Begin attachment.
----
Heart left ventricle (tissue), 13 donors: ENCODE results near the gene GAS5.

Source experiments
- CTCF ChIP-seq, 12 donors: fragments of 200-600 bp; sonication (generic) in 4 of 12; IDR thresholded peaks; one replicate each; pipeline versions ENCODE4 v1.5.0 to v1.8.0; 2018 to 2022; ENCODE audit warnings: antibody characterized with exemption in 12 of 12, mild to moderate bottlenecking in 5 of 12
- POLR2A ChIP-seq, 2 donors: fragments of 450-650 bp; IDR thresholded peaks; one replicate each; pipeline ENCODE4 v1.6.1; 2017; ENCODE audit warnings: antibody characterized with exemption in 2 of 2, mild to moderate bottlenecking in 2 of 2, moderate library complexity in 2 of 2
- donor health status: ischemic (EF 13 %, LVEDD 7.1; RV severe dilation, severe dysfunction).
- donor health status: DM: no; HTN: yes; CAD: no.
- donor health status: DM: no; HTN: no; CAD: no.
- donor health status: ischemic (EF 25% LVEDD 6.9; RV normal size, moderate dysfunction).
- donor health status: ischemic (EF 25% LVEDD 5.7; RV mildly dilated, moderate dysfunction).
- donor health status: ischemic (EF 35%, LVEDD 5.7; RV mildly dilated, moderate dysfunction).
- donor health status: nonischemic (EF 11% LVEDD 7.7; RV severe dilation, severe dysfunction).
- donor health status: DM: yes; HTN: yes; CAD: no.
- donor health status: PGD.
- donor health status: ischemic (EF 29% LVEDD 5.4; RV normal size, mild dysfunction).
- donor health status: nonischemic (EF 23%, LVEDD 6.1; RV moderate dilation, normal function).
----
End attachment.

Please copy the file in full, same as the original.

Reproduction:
Heart left ventricle (tissue), 13 donors: ENCODE results near the gene GAS5.

Source experiments
- CTCF ChIP-seq, 12 donors: fragments of 200-600 bp; sonication (generic) in 4 of 12; IDR thresholded peaks; one replicate each; pipeline versions ENCODE4 v1.5.0 to v1.8.0; 2018 to 2022; ENCODE audit warnings: antibody characterized with exemption in 12 of 12, mild to moderate bottlenecking in 5 of 12
- POLR2A ChIP-seq, 2 donors: fragments of 450-650 bp; IDR thresholded peaks; one replicate each; pipeline ENCODE4 v1.6.1; 2017; ENCODE audit warnings: antibody characterized with exemption in 2 of 2, mild to moderate bottlenecking in 2 of 2, moderate library complexity in 2 of 2
- donor health status: ischemic (EF 13 %, LVEDD 7.1; RV severe dilation, severe dysfunction).
- donor health status: DM: no; HTN: yes; CAD: no.
- donor health status: DM: no; HTN: no; CAD: no.
- donor health status: ischemic (EF 25% LVEDD 6.9; RV normal size, moderate dysfunction).
- donor health status: ischemic (EF 25% LVEDD 5.7; RV mildly dilated, moderate dysfunction).
- donor health status: ischemic (EF 35%, LVEDD 5.7; RV mildly dilated, moderate dysfunction).
- donor health status: nonischemic (EF 11% LVEDD 7.7; RV severe dilation, severe dysfunction).
- donor health status: DM: yes; HTN: yes; CAD: no.
- donor health status: PGD.
- donor health status: ischemic (EF 29% LVEDD 5.4; RV normal size, mild dysfunction).
- donor health status: nonischemic (EF 23%, LVEDD 6.1; RV moderate dilation, normal function).